I’ve never thought much of feet. Kind of gross, actually. Intricate and intimate, they bear the marks of a life’s journey.
Generally, though, I try to avert my eyes.
This Holy Week, however, I couldn’t help but stare.
The weekend preceding I attended a retreat on “Hope in the Encounter with Evil in our Times” hosted by a local congregation of The Christian Community – a Movement for Religious Renewal.
The Christian Community is church as imagined by the early twentieth century Austrian philosopher Rudolf Steiner, most well known in this country for Waldorf Education and biodynamic farming.
Within the purple washed walls of the sanctuary, I listened as a hundred anthroposophists discussed in heavily accented English the dualistic nature of evil. When my mind drifted from how to balance Luciferic and Aramonic influences, I took notice of my peers’ shoes. Ergonomic, perhaps vegan, sturdy, sensible, but not really like any shoe that I’ve ever seen at the store to consider buying. Where do they find them? In much the same way that their shoes were nominally shoes, I was left feeling our conversation was nominally Christian.
Then, on Wednesday, I went to Tenebrae at the Society of St. John the Evangelist. This ancient service of “shadows” is long and tedious. Amidst billowing incense seven candles are extinguished throughout the course of the evening after chanting the acrostic poem of Lamentations. Here the brothers all wear Birkenstocks with black socks. As ready to toss off and sit by the fire as slide on and run across Harvard Common. Ever so practical, immensely comfortable, not at all fashionable.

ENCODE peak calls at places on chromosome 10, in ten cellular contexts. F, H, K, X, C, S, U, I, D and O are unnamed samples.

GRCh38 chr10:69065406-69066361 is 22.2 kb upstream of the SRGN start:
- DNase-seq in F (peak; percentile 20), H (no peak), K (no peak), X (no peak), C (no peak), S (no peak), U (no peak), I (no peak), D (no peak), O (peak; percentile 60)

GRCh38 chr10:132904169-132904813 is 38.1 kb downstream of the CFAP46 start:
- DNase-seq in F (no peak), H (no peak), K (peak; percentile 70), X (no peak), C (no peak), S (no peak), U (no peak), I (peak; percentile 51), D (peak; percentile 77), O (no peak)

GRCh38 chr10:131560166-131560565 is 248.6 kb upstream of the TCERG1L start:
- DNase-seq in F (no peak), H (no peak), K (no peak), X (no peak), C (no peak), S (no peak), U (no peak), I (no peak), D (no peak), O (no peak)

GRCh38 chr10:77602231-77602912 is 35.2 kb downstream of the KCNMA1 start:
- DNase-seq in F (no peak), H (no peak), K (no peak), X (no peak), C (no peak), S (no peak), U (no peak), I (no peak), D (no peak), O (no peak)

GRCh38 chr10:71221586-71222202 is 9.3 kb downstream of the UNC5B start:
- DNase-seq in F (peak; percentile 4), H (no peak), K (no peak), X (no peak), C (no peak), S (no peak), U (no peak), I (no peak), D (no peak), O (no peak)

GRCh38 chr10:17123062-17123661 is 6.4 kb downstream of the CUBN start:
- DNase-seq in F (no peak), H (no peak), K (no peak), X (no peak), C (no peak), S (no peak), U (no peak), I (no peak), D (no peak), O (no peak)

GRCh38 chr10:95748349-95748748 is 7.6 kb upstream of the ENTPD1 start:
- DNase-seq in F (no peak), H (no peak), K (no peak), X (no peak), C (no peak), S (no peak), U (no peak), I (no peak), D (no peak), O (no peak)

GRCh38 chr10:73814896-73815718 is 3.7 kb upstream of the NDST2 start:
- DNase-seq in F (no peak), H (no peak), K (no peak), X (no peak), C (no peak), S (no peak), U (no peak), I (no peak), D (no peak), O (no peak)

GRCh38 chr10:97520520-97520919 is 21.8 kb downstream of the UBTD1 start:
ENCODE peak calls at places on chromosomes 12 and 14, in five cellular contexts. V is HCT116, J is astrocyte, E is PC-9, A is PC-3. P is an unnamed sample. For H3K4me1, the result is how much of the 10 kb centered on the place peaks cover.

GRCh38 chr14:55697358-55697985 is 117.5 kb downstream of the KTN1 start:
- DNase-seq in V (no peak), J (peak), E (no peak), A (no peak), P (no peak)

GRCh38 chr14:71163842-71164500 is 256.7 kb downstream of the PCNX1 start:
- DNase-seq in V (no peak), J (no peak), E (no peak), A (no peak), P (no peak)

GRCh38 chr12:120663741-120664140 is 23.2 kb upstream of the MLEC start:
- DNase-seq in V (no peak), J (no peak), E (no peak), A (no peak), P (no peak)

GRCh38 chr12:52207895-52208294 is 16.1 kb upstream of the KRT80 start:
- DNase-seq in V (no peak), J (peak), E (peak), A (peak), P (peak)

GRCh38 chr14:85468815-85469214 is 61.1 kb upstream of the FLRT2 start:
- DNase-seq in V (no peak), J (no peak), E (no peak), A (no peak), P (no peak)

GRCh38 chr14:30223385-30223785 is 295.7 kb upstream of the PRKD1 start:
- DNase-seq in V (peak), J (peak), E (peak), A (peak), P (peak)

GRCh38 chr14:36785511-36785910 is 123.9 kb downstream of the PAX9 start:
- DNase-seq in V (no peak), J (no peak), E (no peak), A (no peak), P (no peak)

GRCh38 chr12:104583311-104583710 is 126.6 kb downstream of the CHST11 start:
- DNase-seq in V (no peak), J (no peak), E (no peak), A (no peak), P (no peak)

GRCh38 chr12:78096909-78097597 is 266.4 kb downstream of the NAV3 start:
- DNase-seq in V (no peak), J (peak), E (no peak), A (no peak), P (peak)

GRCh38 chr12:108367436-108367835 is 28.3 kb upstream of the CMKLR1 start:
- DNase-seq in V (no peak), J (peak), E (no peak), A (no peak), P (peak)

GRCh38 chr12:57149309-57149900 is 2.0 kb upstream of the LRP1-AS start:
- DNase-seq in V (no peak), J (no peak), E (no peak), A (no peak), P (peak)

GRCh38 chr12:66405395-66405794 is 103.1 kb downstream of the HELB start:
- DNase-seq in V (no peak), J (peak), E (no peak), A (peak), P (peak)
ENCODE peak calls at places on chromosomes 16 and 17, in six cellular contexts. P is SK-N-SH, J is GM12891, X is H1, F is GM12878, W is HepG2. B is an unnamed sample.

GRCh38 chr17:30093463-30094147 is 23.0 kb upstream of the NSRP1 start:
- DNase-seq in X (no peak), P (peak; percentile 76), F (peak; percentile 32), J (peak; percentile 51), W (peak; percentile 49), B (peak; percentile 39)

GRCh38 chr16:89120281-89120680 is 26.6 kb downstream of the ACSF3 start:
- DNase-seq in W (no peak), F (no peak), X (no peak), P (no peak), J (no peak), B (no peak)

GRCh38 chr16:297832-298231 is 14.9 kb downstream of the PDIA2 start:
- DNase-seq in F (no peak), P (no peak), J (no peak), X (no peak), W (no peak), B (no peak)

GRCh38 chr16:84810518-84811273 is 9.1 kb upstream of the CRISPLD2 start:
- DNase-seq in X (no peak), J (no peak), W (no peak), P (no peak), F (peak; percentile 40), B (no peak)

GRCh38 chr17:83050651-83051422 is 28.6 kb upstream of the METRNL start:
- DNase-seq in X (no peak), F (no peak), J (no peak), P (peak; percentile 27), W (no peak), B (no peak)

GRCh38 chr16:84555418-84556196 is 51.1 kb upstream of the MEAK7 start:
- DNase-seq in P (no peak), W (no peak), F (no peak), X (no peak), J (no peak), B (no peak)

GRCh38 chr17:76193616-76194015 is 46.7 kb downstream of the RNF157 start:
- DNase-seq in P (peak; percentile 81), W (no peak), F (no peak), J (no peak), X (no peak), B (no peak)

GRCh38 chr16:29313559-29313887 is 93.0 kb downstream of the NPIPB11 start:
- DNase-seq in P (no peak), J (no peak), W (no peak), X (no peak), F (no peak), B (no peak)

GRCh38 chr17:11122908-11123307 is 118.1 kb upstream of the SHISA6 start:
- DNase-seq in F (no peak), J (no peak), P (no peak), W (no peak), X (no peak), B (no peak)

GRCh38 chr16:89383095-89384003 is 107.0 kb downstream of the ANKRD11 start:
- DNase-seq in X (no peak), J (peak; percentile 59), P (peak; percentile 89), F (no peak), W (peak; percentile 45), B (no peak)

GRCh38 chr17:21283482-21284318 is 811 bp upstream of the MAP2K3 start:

For simple service of Maundy Thursday, I went to Trinity Church, an ornate church, selected by PBS as one of the ten buildings that changed America. For the first time in my life I participated in the ritual of foot washing, realizing that fear of logistical ambiguity (and feet) was not good reason to withhold myself from full participation.
I first was struck by the image of Boston brahmins and Back Bay homeless padding around the ornate altar barefoot. But then, more to the point, when it came to wash, I realized I didn’t know how. A logistical fluke meant that I started a new washing station, rather than follow in a sequential line. Pouring water and wiping it off, shouldn’t be so difficult, but when it came time for my feet to be washed I realized how unsatisfyingly perfunctory my attempt at washing had been.
It’s much easier to wash another’s foot, to serve, to love, when the behavior has been modeled for you. Indeed, it’s nearly impossible to do so without a little empathy.
On Easter, I was at the Rockefeller’s church in Woodstock, VT. The charming stone building on the town green was filled with the Upper Valley’s well-heeled. Polished and branded, our shoes, covered up the intricate and intimate parts, signifying worldly success and significance.
“And how are they to proclaim him unless they are sent? As it is written, How beautiful are the feet of those who bring good news!”